PHILADELPHIA – Louis “Red” Klotz, a Philadelphian whose basketball life spanned much of the game’s history and produced a historic legacy of losing, died Saturday at 93 at his Philadelphia-area home.
Klotz won championships at South Philadelphia High, with the barnstorming Philadelphia Sphas and with the NBA’s Baltimore Bullets.
But it was with the Washington Generals, the Harlem Globetrotters’ longtime foils, that the 5-foot-7 redhead made a lasting impact.
Klotz, whose family still owns the team, founded the Generals in 1952. Through nearly 50 years as owner, coach and point guard, he lost an estimated 15,000 games to basketball’s showmen.
In the process, he helped basketball boom.
Trotters owner Abe Saperstein realized local opponents often weren’t good enough to provide an entertaining show. Seeking a more consistent product, he asked Klotz to form a permanent opposition.
That team would be known as the Shamrocks, Seagulls, Reds, All-Stars, Nationals and, most famously, Generals.
“The routs were boring for audiences,” Klotz explained in a 2006 interveiw. “So the Trotters would do tricks. Abe understood the showbiz aspect. He allowed them to do their routines. But in between, his team played fundamental, straight-up basketball. That’s why they endure.”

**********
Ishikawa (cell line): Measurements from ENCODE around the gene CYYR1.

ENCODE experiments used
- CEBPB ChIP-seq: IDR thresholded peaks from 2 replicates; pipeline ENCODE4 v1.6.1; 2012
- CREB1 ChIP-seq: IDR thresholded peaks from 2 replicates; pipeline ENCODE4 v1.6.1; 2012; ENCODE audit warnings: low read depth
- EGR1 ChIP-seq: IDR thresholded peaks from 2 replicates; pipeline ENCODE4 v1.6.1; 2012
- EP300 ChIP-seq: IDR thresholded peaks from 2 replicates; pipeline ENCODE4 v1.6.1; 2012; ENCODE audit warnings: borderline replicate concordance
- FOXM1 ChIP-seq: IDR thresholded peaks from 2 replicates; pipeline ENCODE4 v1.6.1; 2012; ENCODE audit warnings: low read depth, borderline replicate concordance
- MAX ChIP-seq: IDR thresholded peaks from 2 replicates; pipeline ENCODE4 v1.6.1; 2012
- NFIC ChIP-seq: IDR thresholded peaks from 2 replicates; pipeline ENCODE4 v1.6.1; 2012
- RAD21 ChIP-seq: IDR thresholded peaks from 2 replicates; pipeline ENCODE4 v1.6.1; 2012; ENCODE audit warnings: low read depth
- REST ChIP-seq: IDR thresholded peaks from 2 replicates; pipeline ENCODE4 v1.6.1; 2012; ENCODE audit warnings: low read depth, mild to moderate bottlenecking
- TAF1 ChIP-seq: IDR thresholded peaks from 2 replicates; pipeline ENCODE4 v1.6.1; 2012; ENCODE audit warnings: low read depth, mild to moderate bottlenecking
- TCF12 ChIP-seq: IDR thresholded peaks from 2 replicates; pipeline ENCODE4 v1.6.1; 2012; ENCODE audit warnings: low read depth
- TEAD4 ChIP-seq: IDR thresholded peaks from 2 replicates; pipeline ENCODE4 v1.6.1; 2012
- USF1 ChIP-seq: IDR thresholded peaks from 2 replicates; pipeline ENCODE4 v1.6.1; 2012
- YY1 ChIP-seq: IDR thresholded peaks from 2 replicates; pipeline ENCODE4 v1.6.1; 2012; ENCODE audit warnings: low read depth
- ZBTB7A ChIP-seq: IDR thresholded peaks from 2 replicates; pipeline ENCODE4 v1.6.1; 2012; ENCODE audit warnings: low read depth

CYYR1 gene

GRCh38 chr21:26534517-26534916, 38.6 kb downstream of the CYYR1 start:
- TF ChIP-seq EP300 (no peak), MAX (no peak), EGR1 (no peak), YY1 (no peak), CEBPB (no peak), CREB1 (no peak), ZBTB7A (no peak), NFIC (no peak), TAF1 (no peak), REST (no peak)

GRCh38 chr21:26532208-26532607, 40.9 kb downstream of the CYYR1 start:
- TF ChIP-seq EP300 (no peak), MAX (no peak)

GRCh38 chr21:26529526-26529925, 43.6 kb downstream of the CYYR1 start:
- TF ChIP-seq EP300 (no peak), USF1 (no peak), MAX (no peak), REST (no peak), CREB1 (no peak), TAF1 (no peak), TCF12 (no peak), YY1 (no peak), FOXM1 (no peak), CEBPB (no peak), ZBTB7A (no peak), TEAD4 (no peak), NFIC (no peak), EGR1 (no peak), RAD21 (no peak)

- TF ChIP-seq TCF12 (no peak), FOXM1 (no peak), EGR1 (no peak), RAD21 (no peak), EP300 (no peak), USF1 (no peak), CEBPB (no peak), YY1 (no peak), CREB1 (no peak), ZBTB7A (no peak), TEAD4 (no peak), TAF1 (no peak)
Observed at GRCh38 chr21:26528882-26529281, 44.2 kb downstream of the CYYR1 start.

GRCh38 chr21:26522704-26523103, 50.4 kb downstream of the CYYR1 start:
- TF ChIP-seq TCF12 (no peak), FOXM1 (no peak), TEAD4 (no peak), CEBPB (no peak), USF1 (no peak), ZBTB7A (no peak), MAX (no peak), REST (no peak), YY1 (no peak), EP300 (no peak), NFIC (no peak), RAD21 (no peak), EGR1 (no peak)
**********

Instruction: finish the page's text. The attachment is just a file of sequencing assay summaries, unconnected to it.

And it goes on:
Globetrotters CEO Kurt Schneider said in a statement Monday that “Red was truly an ambassador of the sport and as much a part of the Globetrotters’ legacy as anyone. He was a legend and a global treasure.”
Klotz played with the Generals until he was 68, then became their full-time coach. Into his 90s, he played regularly at the Jewish Community Center and Jerome Avenue courts in Margate.
His short stature and red hair made him a perfect Globetrotter foil. Legends like Meadowlark Lemon and Goose Tatum yanked down his shorts, bounced balls off his head and mimicked his set shot.
“I got involved in that stuff mainly to take it away from my players,” Klotz said. “I wanted them to play ball and not feel like they were going to be humiliated.”
He performed before Popes, kings and millions of ordinary citizens. He played behind the Iron Curtain, on an aircraft carrier, and in front of 75,000 in Berlin, Germany, on a plywood floor perched atop beer barrels.
No one is certain of his Generals record, but Klotz’ biographer, Tim Kelly, estimated it at 6-15,000.
The last victory,” Klotz recalled, occurred 40 years ago, “somewhere in Tennessee.”